Monthly Archives: October 2007

all souls

On Friday this week, the Feast of All Souls, my family gathers at our ancestral home, Towneley Hall, to pray for all the Towneley dead. Amongst the dead for whom we pray is, naturally, Uncle Frank of How The Hangman Lost His Heart. Indeed, we hear Mass in the very chapel in which his poor old bonce resided until the central heating proved a bit of a problem and he had to resort to the hatbox. It is an odd occasion, this Mass for All Souls. So many dead Towneleys. Glad to say so many living Towneleys, too.

The priest officiates at the Towneley altar, an early sixteenth century Flemish affair installed by my ancestor Charles Towneley, who died in 1805. To say it was intricately carved would be a severe understatement. This altar is the busiest altar you’ve ever seen, with lively scenes from Christ’s passion from which no detail is spared. What patience wood carvers had in those days! We kneel in front of it on creaking floorboards, all those that can gather, and confront the fact that one day our descendants, God willing, will be praying for us in similarly uncomfortable postures. Comforting, though, to think that even if they’ve forgotten who we actually were, we’ll be remembered in the general job lot of dead Towneleys the priest is obliged to mention – “and all those others”. Better than nothing.

I remember particularly my mother, who died in February 2001 aged 65. How the world has changed since then. She wouldn’t recognise most of our conversation now: 9/11, Al-Qaeda, iPods, blogging, the universal mobile. Mind you, she never quite got the hang even of payphones so perhaps it’s as well she was spared the clamshell, the ringtone and texting. But I remember her standing for the photograph the All Souls before she died, knowing quite well that the next time we gathered in the chapel she would be included not in the photograph but in the RIP list.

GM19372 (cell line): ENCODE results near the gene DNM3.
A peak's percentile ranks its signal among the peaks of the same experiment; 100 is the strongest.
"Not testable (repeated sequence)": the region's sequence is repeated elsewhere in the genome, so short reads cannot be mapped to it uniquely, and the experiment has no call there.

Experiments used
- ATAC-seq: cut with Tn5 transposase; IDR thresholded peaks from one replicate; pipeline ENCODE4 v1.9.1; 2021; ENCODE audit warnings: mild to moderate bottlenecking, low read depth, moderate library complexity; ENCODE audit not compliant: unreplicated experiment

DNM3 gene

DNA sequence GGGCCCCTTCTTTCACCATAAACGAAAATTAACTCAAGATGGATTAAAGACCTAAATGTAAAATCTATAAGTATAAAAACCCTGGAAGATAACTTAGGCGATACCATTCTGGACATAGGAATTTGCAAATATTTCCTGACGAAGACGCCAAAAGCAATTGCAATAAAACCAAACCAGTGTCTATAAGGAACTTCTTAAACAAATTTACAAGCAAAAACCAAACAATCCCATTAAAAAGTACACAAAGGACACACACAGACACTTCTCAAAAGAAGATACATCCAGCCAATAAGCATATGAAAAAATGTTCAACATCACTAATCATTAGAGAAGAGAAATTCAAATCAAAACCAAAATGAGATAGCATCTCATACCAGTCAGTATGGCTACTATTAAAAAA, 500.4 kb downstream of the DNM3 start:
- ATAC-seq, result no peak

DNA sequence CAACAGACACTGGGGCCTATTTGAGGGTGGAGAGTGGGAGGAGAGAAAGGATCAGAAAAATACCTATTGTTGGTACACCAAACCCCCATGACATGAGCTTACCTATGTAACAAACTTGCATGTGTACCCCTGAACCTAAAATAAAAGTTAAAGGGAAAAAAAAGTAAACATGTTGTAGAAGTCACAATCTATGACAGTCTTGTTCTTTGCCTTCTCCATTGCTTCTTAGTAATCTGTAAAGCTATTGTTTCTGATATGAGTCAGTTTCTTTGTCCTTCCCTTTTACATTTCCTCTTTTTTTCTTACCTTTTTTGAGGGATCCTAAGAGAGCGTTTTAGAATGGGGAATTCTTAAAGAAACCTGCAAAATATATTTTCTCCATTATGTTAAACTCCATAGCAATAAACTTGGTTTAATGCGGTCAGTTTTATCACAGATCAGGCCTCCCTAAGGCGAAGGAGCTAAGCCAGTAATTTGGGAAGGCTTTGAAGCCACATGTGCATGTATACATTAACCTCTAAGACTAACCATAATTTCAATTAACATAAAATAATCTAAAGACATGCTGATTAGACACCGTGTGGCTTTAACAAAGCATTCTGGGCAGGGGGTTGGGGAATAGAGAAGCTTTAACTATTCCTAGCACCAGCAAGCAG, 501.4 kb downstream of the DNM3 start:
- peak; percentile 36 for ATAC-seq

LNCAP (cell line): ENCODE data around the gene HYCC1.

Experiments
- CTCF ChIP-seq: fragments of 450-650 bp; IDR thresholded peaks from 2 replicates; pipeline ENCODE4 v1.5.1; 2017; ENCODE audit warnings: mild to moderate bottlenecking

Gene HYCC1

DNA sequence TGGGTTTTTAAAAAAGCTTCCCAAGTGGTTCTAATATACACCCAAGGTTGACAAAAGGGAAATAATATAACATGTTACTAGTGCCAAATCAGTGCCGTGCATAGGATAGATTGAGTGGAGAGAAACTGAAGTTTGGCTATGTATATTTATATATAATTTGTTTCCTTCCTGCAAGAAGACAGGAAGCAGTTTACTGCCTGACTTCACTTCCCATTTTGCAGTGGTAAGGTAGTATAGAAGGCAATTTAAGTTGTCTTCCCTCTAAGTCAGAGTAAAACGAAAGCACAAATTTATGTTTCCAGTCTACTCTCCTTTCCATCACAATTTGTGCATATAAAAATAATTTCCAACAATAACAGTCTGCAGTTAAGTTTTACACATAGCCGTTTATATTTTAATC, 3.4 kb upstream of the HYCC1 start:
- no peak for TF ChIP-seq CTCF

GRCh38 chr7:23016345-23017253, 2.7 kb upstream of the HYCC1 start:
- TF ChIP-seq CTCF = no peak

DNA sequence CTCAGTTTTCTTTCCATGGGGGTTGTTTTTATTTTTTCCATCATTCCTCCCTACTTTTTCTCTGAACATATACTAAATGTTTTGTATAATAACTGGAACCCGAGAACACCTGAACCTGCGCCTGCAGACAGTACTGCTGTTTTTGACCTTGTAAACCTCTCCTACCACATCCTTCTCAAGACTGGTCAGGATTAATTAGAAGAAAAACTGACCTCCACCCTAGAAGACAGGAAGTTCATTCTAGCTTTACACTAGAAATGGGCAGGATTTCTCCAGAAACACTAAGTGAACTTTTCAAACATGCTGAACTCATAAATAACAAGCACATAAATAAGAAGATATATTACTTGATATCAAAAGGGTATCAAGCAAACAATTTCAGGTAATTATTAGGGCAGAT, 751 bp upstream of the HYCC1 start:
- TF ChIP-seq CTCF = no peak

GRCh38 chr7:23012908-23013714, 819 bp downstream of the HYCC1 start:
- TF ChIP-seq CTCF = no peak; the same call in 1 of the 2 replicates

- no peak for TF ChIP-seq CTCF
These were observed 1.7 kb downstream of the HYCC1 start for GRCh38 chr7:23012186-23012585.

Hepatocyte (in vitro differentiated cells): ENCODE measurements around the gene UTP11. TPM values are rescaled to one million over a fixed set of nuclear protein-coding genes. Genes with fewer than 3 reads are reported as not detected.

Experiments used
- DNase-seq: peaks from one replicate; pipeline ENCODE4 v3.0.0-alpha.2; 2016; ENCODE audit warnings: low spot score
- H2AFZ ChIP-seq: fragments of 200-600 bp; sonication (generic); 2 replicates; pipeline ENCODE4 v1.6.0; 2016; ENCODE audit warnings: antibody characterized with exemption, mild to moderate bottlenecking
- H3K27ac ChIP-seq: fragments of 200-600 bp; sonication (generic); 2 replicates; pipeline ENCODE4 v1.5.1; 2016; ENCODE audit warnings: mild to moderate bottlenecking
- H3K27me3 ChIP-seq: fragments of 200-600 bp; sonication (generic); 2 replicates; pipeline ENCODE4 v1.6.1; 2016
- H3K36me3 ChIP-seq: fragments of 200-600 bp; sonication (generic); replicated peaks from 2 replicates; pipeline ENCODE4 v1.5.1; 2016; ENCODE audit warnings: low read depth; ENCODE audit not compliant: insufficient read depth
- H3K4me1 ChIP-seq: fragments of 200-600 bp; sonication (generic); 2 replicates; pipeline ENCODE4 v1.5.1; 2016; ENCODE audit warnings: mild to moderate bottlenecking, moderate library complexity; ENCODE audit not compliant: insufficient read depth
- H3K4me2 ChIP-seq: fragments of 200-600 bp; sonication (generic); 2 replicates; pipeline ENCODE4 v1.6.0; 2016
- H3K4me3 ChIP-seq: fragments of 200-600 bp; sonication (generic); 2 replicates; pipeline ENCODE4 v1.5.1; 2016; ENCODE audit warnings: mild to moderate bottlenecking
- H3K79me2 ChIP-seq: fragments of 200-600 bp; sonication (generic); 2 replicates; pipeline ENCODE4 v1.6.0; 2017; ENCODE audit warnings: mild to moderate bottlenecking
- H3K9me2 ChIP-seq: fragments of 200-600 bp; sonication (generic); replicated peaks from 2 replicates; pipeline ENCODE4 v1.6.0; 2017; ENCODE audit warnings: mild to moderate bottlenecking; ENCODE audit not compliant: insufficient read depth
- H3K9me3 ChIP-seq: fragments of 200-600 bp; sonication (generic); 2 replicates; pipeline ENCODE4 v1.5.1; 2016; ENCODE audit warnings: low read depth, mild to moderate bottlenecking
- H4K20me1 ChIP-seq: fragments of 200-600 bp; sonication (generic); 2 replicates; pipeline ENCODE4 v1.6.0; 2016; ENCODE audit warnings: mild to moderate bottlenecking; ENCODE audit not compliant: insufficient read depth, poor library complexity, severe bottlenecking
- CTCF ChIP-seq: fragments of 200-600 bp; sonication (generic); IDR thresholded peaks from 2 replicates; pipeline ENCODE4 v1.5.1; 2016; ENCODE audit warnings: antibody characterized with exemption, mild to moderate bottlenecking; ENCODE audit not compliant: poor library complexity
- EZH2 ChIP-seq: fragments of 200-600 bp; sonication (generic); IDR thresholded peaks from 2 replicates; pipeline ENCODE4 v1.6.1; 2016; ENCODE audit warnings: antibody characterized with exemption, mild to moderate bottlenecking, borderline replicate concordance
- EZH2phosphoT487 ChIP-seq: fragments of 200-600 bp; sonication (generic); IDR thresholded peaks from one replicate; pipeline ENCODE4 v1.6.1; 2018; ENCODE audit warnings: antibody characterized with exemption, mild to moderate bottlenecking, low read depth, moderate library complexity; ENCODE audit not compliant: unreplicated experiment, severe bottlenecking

After Mass, we all have breakfast together. How the mighty are fallen! No longer do we breakfast in the fine family dining room. Nope. We are relegated to the servants’ hall, and a very merry relegation it is too. We have a full English fry-up, Oxford marmalade for the toast and more family gossip than you could fit into a Jane Austen novel. Woe betide any of the sorority (we are 6 sisters and a brother) who isn’t there! Woe betide cousins who don’t turn up. If you’re not present, you may well be spoken of in terms to make you blush. With the priest on tap, we can always nip to confession afterwards if we feel we overstepped the mark and return home with perfectly clear consciences.

So, I gather myself together. Prayers for the dead and a hearty breakfast for the living – we Towneleys are nothing if not inclusive. Any spectre welcome at this feast.


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omg it’s been so long

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the sound of silence

I’ve been searching for a bit of silence. Do you ever wonder where it all went? It doesn’t seem too much to ask, but actually, silence has virtually vanished in the modern world – well, in Britain anyway. I’m alone in my house, but let me tell you what I can hear:

Blackberry (naturally) scuffling in her E-collar (she’s just been speyed)

Crumble sighing because Blackberry’s being a pest

Audrey and Douglas Orme-Herrick (budgies) gossiping

the washing machine complaining

a man outside slamming his car doors

a car alarm

an alarmed bird (possibly two)

my laptop clicking and occasionally whirring

two blonde ladies chatting (I can’t see them, but they’re having a blonde conversation)

the electricity meter ticking (why have I never noticed that before? It can’t have just started)

This is silence of a sort, I suppose, and I’m not really complaining. I wonder if there was more silence in the medieval times about which I write? Let me see. In those days, my list might have read:

my little lapdogs yapping

the larks in my aviary trilling (perhaps anticipating being eaten)

the laundresses singing (and cackling at the older one’s lewd jokes)

iron shod carriage wheels grinding and setting my teeth on edge

church bells sounding, sounding, sounding

my scribe scratching his head and other more unmentionable bits of his anatomy with his quill

my ladies giggling behind their embroidery

a pig complaining loudly

the cook complaining loudly

the cockerel complaining loudly

my husband stamping up the stairs, rattling his sword

the priest muttering away at his prayers

water dripping from the hole in the roof

the wind whistling through the windows because, curses, we can’t afford glazing

the daughter practising the recorder, an instrument that should be banned under the Geneva Convention regarding torture

Good Lord! I find I’m much better off, silence-wise, now.

Onwards and upwards,

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